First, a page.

June 5, 2019, 12:59 pm
THE NEW YORK JEWISH WEEK
Though our Sages assert that women have a special affinity for conversation, in the Bible (Tanach), men do most of the talking. Even when the Tanach quotes women, it is more often in conversation with men than with each other. Only twice in the entire Torah, in Genesis and Exodus, do two women converse with each other.
In the first instance, Rachel trades a night with Jacob for Leah’s son’s duda’im (flowers said to enhance fertility):
Rachel: “Please give me some of your son’s duda’im.”
Leah: “Was it not enough that you took my husband, that you should also take the duda’im of my son? [Gen. 30:14-15].
With Leah’s words, what might have passed for a flowery sisterly exchange reveals itself as a tense negotiation, animated by desperation and desire.
In the second instance, Miriam, speaking to Pharaoh’s daughter, suggests her mother as wet nurse for Moses: “Should I go and call for you a wet-nurse from the Hebrew women?” [Ex. 2:7-8].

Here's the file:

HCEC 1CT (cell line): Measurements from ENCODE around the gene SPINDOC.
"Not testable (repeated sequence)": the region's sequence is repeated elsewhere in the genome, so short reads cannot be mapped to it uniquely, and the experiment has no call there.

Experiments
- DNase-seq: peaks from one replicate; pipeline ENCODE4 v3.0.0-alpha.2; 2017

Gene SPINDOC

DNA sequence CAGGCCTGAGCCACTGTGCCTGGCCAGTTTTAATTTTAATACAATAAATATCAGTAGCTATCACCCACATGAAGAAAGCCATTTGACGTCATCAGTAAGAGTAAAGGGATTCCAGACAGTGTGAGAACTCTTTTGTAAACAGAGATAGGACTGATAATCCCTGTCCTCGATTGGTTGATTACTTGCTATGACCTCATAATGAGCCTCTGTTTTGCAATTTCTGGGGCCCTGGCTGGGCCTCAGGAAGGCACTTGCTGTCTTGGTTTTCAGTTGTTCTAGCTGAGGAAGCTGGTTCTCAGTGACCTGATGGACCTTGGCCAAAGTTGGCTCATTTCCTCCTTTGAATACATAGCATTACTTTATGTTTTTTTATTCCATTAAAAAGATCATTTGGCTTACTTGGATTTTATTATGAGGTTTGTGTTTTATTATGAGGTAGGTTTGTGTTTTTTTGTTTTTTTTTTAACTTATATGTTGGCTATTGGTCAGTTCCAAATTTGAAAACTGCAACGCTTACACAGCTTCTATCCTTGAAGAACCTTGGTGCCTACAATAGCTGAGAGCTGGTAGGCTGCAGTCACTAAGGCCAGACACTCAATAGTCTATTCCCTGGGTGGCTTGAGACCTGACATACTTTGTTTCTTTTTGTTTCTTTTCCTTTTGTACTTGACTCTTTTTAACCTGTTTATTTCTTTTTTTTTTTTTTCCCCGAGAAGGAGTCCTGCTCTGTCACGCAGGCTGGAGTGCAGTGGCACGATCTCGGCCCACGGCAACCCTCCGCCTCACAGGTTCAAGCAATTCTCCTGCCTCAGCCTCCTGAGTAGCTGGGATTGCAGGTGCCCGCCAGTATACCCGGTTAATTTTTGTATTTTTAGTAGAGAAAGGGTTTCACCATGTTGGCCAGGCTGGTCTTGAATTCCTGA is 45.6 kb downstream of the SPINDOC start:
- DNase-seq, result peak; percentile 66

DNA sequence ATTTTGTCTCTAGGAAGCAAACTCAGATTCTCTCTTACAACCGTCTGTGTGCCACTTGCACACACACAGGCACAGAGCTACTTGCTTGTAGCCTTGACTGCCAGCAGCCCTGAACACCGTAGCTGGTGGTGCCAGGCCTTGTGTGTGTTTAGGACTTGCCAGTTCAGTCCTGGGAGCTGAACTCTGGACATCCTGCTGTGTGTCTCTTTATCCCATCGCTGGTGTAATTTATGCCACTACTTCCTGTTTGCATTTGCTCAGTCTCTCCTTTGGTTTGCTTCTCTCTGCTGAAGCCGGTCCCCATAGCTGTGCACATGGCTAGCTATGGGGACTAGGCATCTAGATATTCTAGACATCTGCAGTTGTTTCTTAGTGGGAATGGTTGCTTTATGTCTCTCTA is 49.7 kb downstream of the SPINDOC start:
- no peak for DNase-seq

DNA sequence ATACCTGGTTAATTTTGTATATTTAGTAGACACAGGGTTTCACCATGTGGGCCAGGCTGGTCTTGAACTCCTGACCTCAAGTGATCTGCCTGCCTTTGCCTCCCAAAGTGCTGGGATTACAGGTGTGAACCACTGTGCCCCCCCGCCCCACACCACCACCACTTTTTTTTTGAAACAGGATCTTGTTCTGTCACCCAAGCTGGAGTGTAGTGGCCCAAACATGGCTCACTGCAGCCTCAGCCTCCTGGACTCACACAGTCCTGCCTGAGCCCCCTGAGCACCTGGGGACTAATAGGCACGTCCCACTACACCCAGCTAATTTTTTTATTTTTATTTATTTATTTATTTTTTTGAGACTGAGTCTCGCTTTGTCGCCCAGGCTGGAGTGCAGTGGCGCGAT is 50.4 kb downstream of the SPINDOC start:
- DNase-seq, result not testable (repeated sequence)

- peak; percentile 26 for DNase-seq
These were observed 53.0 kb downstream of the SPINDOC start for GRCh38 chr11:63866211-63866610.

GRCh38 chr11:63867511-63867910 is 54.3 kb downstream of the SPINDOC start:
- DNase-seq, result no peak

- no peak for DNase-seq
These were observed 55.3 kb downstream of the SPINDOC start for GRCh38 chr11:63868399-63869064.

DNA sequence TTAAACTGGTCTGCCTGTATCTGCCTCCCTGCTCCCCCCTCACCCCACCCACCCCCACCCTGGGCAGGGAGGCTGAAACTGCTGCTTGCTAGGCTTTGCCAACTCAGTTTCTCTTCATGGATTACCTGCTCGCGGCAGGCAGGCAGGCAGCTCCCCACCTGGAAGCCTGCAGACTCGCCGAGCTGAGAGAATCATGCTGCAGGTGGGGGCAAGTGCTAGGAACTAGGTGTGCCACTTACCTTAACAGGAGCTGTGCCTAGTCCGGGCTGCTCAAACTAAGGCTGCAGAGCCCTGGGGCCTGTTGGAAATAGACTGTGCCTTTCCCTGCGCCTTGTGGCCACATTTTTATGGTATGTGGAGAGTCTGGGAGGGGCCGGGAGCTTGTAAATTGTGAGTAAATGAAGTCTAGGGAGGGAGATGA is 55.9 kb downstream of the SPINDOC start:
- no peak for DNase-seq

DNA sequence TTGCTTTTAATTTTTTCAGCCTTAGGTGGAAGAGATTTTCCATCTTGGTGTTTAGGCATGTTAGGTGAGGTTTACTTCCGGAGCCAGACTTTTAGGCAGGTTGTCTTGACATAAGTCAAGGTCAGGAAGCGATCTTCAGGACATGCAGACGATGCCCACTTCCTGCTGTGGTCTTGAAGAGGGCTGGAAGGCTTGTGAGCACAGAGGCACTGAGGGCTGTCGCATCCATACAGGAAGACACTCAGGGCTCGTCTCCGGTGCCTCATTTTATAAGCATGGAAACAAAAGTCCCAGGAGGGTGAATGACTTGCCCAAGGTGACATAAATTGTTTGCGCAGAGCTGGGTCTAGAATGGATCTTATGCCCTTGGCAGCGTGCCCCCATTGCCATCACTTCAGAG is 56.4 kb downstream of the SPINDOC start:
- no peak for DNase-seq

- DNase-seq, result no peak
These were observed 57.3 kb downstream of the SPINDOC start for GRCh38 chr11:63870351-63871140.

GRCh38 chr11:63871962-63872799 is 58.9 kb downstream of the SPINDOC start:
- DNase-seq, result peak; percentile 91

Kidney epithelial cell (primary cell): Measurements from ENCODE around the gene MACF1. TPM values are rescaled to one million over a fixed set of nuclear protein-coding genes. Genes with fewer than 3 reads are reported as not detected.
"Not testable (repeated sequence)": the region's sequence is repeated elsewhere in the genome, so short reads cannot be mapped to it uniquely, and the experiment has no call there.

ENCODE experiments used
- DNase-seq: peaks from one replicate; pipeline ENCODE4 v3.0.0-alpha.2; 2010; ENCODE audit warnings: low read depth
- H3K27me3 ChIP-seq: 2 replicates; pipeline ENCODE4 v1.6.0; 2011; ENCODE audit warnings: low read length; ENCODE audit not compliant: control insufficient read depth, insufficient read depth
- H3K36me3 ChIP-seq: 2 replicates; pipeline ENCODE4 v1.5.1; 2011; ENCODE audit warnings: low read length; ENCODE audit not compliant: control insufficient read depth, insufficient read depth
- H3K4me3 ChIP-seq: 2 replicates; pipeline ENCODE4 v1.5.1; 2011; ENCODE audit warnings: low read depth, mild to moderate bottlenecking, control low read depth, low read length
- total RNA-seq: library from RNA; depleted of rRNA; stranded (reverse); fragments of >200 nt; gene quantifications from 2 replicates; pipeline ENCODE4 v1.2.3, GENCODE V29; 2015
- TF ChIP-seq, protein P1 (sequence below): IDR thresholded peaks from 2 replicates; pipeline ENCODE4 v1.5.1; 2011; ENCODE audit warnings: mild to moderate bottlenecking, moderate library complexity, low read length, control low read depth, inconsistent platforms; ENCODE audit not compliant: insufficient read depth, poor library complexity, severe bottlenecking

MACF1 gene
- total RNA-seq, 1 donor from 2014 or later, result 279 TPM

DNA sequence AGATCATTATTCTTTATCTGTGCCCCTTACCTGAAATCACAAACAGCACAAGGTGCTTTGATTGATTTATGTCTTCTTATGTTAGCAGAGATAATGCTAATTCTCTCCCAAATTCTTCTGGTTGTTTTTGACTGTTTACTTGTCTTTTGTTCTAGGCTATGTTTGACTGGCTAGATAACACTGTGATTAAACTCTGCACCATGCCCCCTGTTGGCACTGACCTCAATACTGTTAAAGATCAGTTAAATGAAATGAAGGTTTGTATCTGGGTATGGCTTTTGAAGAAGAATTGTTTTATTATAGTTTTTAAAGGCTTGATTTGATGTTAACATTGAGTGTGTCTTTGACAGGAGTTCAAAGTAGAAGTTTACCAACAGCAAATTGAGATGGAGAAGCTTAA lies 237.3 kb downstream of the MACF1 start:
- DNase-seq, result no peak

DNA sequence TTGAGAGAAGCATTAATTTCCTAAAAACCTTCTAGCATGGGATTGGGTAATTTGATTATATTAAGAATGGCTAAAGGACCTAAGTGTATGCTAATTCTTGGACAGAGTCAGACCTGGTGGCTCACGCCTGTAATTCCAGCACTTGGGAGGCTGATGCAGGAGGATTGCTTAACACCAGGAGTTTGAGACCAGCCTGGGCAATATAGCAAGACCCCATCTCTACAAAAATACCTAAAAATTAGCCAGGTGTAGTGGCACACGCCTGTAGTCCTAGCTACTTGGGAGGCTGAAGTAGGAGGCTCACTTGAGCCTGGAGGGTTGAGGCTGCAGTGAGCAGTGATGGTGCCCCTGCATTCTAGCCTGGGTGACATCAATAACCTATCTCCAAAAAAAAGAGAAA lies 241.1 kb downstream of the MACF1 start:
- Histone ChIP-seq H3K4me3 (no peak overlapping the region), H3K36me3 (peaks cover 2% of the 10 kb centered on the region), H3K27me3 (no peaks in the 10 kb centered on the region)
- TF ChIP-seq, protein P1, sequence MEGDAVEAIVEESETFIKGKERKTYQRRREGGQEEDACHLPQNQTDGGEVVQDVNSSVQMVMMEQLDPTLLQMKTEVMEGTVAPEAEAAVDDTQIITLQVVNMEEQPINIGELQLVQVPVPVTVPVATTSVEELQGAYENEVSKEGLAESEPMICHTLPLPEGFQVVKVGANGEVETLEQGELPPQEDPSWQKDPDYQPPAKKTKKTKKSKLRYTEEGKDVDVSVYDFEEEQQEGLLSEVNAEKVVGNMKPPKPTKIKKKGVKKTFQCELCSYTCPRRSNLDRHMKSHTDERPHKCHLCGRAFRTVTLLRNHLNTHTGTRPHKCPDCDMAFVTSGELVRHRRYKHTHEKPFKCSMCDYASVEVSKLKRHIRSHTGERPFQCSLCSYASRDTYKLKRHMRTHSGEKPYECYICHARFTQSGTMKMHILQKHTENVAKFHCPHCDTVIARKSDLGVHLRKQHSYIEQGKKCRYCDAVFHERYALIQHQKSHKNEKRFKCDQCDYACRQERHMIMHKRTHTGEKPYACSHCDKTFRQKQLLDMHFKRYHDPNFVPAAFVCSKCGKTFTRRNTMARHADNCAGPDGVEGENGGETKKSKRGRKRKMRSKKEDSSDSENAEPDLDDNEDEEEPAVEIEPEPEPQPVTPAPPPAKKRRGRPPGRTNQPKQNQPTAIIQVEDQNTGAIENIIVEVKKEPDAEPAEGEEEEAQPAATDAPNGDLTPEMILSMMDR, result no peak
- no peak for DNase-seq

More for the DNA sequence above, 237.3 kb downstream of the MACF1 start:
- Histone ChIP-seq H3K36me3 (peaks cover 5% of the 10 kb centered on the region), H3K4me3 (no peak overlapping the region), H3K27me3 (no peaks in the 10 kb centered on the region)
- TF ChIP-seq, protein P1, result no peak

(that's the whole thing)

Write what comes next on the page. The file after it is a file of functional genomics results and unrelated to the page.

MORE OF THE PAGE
Here, too, the dialogue tells us what actions perhaps could not. Miriam marshals resourcefulness and resilience to assertively address a monarch’s daughter, in a bid to secure her brother’s survival. Fittingly, Pharaoh’s daughter responds with imperial command: “Go.”
There are times when one woman addresses another or a group of women, as when Lot’s eldest daughter presents her plan for survival to her sister [Gen. 19:31]; when Sisera’s mother asks her maidservants why he tarries [Judges 5:28]; when two mothers vie for one “live” baby before King Solomon [Kings 3:22]; as well as when the “Beloved” [Song of Songs 3:7] makes an oath to the daughters of Jerusalem.
But the only true sustained woman-to-woman conversations in the Bible are between Ruth and Naomi, in the Book of Ruth (that we read on Shavuot). Their intimate tone is set from the first: